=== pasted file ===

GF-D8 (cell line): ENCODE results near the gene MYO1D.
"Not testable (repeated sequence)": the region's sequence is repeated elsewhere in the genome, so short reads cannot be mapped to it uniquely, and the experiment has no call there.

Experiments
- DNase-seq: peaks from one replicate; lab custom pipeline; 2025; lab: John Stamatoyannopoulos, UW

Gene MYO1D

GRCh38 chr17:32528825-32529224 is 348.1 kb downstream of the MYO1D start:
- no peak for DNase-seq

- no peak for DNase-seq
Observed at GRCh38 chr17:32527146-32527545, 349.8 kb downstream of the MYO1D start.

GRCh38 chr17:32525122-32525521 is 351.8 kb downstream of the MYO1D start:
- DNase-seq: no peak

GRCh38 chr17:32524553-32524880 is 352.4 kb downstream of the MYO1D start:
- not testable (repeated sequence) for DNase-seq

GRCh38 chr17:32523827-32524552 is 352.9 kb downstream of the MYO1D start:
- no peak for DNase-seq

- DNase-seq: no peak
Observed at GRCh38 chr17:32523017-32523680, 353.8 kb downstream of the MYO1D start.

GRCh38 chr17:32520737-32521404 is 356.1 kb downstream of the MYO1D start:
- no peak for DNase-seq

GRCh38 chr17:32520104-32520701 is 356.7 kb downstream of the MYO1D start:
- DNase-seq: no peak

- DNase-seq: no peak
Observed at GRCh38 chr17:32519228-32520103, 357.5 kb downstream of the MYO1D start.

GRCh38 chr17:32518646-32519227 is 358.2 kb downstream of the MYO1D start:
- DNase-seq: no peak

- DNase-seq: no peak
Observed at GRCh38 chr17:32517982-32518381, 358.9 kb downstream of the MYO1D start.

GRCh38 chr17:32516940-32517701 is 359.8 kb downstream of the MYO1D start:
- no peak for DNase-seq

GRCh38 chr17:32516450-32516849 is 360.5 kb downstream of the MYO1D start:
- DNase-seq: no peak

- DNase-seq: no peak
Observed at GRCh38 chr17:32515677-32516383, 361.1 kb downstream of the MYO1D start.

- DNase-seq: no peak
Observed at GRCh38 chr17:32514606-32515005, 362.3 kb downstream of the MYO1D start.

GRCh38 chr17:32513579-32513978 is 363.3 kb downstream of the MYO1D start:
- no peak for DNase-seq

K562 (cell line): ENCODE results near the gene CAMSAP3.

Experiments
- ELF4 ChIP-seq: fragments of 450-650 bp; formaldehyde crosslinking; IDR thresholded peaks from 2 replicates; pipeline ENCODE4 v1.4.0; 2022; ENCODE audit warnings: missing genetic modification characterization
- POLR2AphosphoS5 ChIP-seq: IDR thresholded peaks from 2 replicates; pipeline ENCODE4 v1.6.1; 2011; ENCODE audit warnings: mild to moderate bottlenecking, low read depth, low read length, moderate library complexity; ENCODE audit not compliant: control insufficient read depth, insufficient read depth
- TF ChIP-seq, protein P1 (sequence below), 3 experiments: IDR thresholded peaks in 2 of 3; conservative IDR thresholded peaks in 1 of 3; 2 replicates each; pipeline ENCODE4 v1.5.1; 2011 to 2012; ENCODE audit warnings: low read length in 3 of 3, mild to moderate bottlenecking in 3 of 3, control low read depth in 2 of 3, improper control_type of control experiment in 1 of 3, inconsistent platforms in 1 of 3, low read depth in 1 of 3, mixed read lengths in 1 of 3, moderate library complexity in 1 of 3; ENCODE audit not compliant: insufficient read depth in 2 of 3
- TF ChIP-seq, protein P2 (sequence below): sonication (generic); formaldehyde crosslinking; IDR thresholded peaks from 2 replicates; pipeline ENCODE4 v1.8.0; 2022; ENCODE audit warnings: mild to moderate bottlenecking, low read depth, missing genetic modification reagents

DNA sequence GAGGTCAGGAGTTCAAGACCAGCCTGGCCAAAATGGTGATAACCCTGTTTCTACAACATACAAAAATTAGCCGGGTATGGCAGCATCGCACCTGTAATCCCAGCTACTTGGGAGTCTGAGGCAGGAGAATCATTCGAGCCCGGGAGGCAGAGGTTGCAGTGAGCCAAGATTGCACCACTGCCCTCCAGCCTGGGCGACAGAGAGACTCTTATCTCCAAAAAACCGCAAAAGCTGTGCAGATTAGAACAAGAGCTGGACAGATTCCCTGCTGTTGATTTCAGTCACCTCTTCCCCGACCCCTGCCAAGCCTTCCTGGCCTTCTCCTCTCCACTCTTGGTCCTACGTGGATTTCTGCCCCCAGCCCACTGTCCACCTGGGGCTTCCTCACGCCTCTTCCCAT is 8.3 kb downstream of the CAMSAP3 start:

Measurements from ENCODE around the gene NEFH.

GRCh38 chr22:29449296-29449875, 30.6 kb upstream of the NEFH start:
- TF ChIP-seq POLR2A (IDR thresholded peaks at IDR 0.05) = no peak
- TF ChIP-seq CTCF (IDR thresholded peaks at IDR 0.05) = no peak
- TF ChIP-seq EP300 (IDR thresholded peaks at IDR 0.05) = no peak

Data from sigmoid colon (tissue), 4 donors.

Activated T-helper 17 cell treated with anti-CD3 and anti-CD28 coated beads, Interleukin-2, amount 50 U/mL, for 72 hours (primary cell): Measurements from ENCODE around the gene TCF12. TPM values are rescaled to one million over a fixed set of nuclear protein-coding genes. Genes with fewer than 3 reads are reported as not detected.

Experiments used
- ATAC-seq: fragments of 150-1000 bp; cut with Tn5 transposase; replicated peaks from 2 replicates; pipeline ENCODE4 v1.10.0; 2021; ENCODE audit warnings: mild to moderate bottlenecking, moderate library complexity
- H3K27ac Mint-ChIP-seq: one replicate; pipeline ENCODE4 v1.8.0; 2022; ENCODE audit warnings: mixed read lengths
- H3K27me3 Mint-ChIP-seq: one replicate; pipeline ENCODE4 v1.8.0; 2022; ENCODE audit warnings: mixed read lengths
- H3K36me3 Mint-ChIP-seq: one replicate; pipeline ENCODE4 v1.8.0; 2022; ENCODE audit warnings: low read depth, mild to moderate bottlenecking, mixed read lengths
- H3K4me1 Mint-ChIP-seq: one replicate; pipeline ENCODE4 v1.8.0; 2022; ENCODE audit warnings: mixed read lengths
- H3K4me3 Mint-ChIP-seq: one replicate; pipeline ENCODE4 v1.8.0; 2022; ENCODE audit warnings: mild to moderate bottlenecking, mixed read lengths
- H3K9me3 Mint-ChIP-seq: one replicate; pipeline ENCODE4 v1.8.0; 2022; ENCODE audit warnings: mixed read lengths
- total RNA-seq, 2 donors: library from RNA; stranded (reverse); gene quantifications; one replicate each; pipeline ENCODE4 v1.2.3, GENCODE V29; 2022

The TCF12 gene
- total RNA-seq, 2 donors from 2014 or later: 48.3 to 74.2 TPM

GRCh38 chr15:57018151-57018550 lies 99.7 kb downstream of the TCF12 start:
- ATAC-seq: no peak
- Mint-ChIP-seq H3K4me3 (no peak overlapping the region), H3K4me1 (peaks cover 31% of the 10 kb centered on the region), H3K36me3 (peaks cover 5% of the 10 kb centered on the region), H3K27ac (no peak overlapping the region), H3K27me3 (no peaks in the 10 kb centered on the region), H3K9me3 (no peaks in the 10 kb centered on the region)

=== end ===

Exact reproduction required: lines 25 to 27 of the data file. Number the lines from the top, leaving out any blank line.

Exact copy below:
- DNase-seq: no peak

- DNase-seq: no peak
Observed at GRCh38 chr17:32517982-32518381, 358.9 kb downstream of the MYO1D start.